I think I should do a Ph.D. thesis on the correlation between companies that drive consumers crazy and stock returns. For me, it seems like the more I hate paying a bill, the better a company does.
But maybe I shouldn't be surprised by such a revelation, because needing a company does have a correlation to profits. Warren Buffett called it a "competitive moat," but it's really just a power over consumers that we can't break free from. Whether we want to get rid of them, they just won't go away.
Here are three companies I can't stand, with stocks that are very compelling.
I've been an admitted convert to everything Apple
Microsoft is nice enough to make Office for Mac but mean enough to leave me unable to use all of its features correctly on a Mac.
A Microsoft database product I use every day lets me access pages but not upload files unless I'm using Internet Explorer. And IE9 is only available for Windows Vista and Windows 7, thank you very much.
As much as I can't stand Microsoft, I love it as an investment. The stock trades at under 10 times trailing earnings, pays a 3.1% dividend, and still has an incredible $39.5 billion of cash and short-term investments net of long-term debt. And my comments above show just how wide Microsoft's competitive moat is. Even with all of Apple's success, it isn't about to dethrone Microsoft as the maker of the go-to operating system for businesses and most consumers.
There's nothing I loathe more than paying Comcast $100 every month for cable and Internet. Xfinity has been a huge disappointment that made my TV look older than it was before the "upgrade."
But what option do I have? For Internet, a 3G or 4G hotspot from Verizon or AT&T
I would love to drop cable TV, but Netflix
So I'm stuck. Where I live, Comcast is my only cable option, and I can't live (maybe a slight exaggeration) without Internet and sports. And that's exactly what makes a great investment. I think that despite some recent cord-cutting, people will still rely on cable companies in the long run for television and Internet access. We're still years away from having the kind of wireless bandwidth needed to eliminate them all together.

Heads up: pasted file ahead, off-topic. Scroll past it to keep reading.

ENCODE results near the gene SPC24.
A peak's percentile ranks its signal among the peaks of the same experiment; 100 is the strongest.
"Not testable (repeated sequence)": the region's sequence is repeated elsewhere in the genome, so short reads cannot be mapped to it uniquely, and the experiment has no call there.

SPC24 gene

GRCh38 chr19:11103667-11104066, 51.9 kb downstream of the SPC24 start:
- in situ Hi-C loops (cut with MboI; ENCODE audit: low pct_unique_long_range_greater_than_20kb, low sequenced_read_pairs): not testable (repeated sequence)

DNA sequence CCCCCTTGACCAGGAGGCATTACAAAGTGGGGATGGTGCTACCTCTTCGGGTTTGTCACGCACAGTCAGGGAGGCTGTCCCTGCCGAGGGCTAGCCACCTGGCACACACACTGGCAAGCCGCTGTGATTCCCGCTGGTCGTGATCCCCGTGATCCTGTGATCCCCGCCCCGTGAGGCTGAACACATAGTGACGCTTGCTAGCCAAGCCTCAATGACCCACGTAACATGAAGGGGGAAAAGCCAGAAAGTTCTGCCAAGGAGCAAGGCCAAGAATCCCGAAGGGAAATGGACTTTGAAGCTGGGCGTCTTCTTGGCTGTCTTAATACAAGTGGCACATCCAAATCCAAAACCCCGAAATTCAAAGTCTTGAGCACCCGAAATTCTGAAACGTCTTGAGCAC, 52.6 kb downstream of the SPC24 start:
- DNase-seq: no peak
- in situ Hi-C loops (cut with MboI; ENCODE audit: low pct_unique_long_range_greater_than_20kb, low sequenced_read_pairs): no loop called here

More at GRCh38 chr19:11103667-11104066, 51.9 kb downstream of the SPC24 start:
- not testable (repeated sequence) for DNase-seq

If you wear the classic Crocs when in public with your children, there's only one thing I know for certain. They're embarrassed to be seen with you.
Crocs have quickly moved from cute and fashionable to "Dad, are you seriously wearing those with shorts and socks?"
But as crazy as I think the Crocs fad is, the stock has never been better, climbing 62% so far in 2011 and 114% over the past year. The company's sales have grown at a 35% clip over the past five years, shares trade at a reasonable 16 times forward earnings, and the shoemaker is updating its lineup with new styles.
I'm more of a Nike or Under Armour
I don't understand Crocs, I may never wear Crocs, but it's tough to say the stock is a bad buy right now.
I'm left scratching my head
Sometimes stocks just don't make any sense. The companies we love to hate may be just the investments we need to make.
What stock do you love from a company you can't stand? Leave your pick in our comments section below.
Fool contributor Travis Hoium does not have a position in any company mentioned. You can follow Travis on Twitter at @FlushDrawFool, check out his personal stock holdings or follow his CAPS picks at TMFFlushDraw.
The Motley Fool owns shares of Apple, Under Armour, and Microsoft. Motley Fool newsletter services have recommended buying shares of Under Armour, Nike, Apple, AT&T, Netflix, and Microsoft, as well as creating bull call spread positions on Microsoft and Apple, a diagonal call position on Nike, and a bear put spread position on Netflix. Try any of our Foolish newsletter services free for 30 days. We Fools may not all hold the same opinions, but we all believe that considering a diverse range of insights makes us better investors. The Motley Fool has a disclosure policy.